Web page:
|The introduction of Viscounts, Convairs, etc in the mid-1950 necessitated Flight Test aircraft capable of flying at the height, speed and tracks of these new aircraft types. Two Fokker F.27 aircraft, VH-CAT and VH-CAV were purchased, and arrived in November 1959. A third F27, VH-TFE was later acquired and used primarily for training, calibration of visual aids and VIP transport.|
In 1959, the Director General of Civil Aviation, Mr D.G. Anderson, CBE, directed Captain Frank Shannahan to establish the DCA Flying Unit, entirely based in Hangar 3 at Essendon Airport, and forming part of the Head Office Operations Branch. Frank was appointed Superintendent, and under him were five sections: Pilots; Flight Surveyors/Laboratory Technicians; Engineers/Draftsmen; Aircraft Maintenance; and Administration Support.
|With the introduction of jet aircraft on domestic air routes in the mid-1960s, a Hawker Siddeley HS125 (VH-CAO) was added to the Flying Unit fleet in 1964, and the F27s were later replaced by three Fokker F28 Fellowship aircraft in 1976/77 (VH-ATD, VH-ATE & VH-ATG).|
|All the passenger seats with the exception of the last three rows were removed from the F28s to provide space for two large flight survey consoles and racks of equipment.|
The function of tracking the aircraft from the ground was for many years performed by two technicans - one operating a theodolite to track the aircraft, and the other relaying these bearings back to the aircraft via a portable VHF transmitter. There were drawbacks to this labour-intensive method, namely the requirement for good visibility and a high ceiling, and the costly delay while the technicians with the theodolite drove to a remote site.
|One of the Units notable technical achievements was the development of an optical tracking system which automatically tracked the flight path of the aircraft and transmitted the bearings back to the aircraft.|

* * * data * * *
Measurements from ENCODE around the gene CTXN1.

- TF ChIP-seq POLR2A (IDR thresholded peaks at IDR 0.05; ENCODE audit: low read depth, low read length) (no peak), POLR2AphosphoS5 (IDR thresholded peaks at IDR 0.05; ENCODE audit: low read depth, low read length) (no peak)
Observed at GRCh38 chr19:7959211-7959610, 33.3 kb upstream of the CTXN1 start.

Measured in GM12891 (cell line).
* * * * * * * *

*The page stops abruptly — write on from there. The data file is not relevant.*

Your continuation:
The Flying Unit was acknowledged to be a world class facility. Overseas visitors recognised the quality and value of the service it provided. This was attributable to a number of factors: the suitability and the fitting out of its flight calibration aircraft; the professionalism of its staff; and the quality of its research and development. It was this latter which contributed to the development of Distance Measuring Equipment in the 1950s, the T-Visual Approach Slope Indicator System (T-VASIS), the Microwave Landing System (Interscan), and (more recently) GPS.
At its zenith the Flying Unit had a staff of over 100, maintained 25 aircraft, and was responsible for 640 navigational aids. Fron the early 1960s, the Units expertise extended beyond Australia and New Guinea to Fiji, Norfolk Island and Indonesia. In the 1990s it also serviced the Australian Defence Forces navigation aids and the airways systems in New Zealand, Vietnam, and the Philippines. Their patch covered one ninth of the earths surface area, which was a remarkable achievement.